I am going to share with you one trick which one great teacher, Mr S.K. Jha taught me. Simple arithmetical problems of

Finding out selling price, when cost price and margin (percentage of profit on Sale) are given. Or,

Finding out cost price when Sale price is given and percentage of profit on cost is given.

Finding out the mark-up when cost price and Sale price are given.

We all have seen occurrence of such problems in our academic life and day-to-day life. All the time we need a paper – pen or a calculator. But now with the process given below I believe we can solve any such problem in our mind.

To keep it simple, I will use the same language used by **Mr. Jha (Sir)** to explain me when I was kid.

**Relation between Cost Price and Sale Price**

If profit = ½ of cost = 1/3 of sales

If profit = 1/3 of cost = 1/4 of sales

If profit = 1/4 of cost = 1/5 of sales

If profit = 1/5 of cost = 1/6 of sales

–

–

If profit = 1/49 of cost = 1/50 of sales

and so on

**Generalization of above method**

1/x of cost = 1/(x+1) of sales.

i.e. adding 1 to the denominator if you are moving from cost to sales .

subtracting 1 from the denominator if you are moving from sales to cost

Sir asked me, “isn’t it very simple. You just have to convert any percentage into fraction and apply the above method.”

I was amazed by the simplicity of the concept, but a question cropped up in my mind. What if the numerator is not equal to 1?

He had the answer ready, “You can convert any numerator into 1. Say for example you need to earn 60% margin on an article worth (costing) Rs. 40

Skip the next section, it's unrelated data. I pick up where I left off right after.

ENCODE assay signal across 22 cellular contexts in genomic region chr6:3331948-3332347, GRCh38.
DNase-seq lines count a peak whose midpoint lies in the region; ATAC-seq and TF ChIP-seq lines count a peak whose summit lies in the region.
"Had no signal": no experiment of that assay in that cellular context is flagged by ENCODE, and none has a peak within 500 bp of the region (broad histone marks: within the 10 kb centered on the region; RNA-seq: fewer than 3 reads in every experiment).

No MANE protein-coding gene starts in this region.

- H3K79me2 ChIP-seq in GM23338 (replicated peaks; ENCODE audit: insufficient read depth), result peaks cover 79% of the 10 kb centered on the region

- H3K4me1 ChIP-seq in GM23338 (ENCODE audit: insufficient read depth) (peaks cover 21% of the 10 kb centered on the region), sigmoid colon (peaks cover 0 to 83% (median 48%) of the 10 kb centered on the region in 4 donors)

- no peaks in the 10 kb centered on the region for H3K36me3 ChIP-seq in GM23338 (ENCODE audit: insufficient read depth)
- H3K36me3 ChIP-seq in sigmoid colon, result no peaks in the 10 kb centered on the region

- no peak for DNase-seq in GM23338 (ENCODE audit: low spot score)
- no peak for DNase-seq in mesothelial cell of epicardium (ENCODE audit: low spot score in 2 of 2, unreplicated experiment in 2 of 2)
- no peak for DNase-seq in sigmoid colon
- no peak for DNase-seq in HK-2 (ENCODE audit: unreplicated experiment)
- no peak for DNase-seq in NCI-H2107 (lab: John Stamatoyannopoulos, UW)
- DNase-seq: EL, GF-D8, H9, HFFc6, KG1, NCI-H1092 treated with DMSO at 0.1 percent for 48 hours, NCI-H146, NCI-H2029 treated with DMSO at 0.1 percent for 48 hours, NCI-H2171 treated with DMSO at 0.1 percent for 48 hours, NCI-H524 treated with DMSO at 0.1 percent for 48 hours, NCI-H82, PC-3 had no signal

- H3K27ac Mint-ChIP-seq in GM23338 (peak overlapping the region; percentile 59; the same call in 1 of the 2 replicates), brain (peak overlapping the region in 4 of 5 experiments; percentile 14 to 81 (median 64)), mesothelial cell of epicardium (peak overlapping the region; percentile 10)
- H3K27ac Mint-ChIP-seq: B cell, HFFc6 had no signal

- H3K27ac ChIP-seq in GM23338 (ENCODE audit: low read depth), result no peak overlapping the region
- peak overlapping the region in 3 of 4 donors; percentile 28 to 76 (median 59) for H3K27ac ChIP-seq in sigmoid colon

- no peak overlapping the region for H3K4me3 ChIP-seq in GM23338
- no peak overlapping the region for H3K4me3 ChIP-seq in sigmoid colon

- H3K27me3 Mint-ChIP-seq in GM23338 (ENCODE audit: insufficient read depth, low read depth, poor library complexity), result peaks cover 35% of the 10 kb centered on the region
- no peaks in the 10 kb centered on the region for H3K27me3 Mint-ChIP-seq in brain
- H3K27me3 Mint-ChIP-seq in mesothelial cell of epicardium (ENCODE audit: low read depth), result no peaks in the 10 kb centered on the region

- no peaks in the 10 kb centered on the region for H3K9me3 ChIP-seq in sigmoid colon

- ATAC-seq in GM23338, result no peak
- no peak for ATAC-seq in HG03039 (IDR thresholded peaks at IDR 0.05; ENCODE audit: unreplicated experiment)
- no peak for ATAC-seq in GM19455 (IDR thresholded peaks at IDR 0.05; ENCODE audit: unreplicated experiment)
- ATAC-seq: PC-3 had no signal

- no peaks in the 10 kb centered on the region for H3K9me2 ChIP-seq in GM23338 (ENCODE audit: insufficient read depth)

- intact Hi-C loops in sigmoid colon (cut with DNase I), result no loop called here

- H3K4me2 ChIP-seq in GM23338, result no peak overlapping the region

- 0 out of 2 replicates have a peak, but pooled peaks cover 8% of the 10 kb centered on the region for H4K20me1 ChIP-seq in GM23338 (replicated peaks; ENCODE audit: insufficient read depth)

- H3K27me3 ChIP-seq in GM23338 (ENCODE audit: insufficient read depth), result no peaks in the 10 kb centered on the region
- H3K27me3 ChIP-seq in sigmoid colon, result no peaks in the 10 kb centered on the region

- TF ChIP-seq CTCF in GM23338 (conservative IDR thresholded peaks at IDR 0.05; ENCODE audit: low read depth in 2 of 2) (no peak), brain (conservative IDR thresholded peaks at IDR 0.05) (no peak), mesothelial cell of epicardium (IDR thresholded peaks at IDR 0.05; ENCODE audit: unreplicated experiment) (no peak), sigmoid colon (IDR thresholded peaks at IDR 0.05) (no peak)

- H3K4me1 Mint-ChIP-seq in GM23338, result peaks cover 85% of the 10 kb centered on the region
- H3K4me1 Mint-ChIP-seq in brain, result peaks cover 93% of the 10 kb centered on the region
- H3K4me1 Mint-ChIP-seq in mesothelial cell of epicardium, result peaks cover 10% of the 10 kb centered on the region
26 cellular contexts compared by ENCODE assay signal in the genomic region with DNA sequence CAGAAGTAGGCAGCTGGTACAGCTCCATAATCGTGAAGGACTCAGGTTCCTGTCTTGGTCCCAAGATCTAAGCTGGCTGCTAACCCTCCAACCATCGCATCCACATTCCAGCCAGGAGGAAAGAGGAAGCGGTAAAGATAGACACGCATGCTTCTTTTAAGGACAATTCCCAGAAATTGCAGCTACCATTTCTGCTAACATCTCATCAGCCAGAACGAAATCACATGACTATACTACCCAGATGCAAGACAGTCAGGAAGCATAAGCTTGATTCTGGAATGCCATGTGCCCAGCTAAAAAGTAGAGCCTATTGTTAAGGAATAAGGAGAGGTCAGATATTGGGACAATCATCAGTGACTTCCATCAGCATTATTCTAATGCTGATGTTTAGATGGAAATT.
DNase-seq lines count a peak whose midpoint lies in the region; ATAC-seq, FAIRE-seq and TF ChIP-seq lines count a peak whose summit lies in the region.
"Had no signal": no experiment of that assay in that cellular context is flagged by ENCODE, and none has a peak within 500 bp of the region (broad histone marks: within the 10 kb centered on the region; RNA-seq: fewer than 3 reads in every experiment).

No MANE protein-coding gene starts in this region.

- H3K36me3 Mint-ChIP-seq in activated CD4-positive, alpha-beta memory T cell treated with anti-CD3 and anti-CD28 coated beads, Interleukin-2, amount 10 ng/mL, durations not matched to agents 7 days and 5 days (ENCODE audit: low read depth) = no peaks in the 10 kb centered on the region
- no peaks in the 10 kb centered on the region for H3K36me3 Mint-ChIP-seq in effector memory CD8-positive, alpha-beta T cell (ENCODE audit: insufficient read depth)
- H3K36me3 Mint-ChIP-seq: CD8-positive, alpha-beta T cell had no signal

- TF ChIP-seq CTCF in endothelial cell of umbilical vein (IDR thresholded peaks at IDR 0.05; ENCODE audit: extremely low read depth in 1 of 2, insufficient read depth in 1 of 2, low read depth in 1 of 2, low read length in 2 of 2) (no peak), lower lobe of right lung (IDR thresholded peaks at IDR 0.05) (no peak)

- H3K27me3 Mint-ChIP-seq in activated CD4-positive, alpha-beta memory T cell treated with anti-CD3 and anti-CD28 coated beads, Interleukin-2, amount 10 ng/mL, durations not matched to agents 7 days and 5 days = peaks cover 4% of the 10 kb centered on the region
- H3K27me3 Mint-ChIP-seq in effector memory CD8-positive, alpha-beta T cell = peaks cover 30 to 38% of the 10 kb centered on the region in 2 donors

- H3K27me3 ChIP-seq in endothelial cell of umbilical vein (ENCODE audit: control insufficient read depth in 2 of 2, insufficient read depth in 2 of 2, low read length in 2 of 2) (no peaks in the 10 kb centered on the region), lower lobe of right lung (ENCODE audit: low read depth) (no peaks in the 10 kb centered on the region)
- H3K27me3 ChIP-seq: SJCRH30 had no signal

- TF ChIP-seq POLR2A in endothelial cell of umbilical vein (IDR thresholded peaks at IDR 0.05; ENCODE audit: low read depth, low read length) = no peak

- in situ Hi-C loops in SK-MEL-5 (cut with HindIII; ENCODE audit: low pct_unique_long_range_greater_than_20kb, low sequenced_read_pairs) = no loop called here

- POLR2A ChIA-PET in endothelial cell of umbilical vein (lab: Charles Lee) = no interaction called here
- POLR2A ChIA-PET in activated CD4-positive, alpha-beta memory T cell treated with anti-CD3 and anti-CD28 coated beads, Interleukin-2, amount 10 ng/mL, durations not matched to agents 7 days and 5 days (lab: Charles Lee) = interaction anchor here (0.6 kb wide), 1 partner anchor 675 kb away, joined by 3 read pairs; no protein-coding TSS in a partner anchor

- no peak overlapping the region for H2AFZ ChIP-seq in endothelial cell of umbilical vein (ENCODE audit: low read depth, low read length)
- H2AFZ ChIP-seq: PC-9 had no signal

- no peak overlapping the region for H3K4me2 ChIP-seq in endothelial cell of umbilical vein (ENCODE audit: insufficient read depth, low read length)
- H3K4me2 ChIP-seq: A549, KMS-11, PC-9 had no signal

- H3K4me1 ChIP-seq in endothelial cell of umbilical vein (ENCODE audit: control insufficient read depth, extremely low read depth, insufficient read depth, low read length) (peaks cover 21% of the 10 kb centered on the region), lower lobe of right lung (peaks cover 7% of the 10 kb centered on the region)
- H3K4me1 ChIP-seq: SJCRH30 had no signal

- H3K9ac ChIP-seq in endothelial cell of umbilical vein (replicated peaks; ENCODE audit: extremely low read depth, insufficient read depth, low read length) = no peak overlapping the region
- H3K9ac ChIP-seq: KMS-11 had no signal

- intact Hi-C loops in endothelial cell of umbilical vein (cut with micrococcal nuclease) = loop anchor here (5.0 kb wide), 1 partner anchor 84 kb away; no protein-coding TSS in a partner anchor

Now, Profit = **60 % of sales** = 60/100 of sales = 3/5 of sales = 1/(5/3) of sales

Now, Profit = 1/(5/3) of sales = 1/(5/3 – 1) of cost = 1/(2/3) of sales = **3/2 of cost**

Now since, cost price = 40, Profit = 40 * 3/2 = 60 , sale price = 40+60 = 100

**Alternative method,**

Add the numerator to the denominator, when moving from cost to sales.

150 % of cost = 3/2 of cost = 3/(2+3) of sales = 3/5 of sales = **60 % of sales**

Deduct the numerator from the denominator, when moving from sales to cost.

For example take the above case, 60/100 of sales = 60/40 of cost = **3/2 of cost**

If you want to share such simple tricks with other via QuickerMaths.com, send them across to me @ vineetpatawari@gmail.com

It’s too easy

Profit on sale 25% then profit on cost ? With description ……..

Thanx a lot vineeth it held me a lot I had a confusion always with this prblm how much on cost thn sales……..thanx for sharing ur knowledge

what if I some one sold goods of 27000 rupees. with the 118.75% profit what is the purchasing amount of sale.

What will happen if I have 125% profit on sales? What is the profit on cost then? I guess this trick doesn’t work where profit on sales exceeds 100%

Profit % on sales can’t be greater than 100. So the trick will apply in all cases!

Please tell what aur how to do if profit percentage is on selling price. Example if I say profit percentage is 10% then we say that CP would be 100 and selling price would be 110. But what if I say profit percentage is on selling price then profit percentage is 10% what about cp and sp

well…i already knew this trick my friend told me a year ago…jst refreshed my memory,,…very useful trick,,,100% full proof…

I have buying price,selling price and profit margin.I need to calculate my profit in percentage.I created two formulas for that.But confused that which is right.

(1) profit x 100 /selling price

(2) profit x 100 /buying price.

Which is right?

profit margin has selling price as denominator.

profit percentage in mathematics has cost or buying price has denominator.

In your case, option (2) is correct.

how is that poss?

if u want to earn 60% profit on Rs.40 and selling it for 100. Then profit % will be (100-40)/40 x 100=150% not 60%

check ur question again

very complicated language

Yea!!! Really GR8…

Terrific work! This is the type of information that should be shared around the web. Shame on the search engines for not positioning this post higher!

@ Anupma Gupta – He is indeed a great teacher. Thanks for the appreciation. It’s very encouraging.

your teacher Mr Jha must be too good. this is an awesome trick.hats off !!!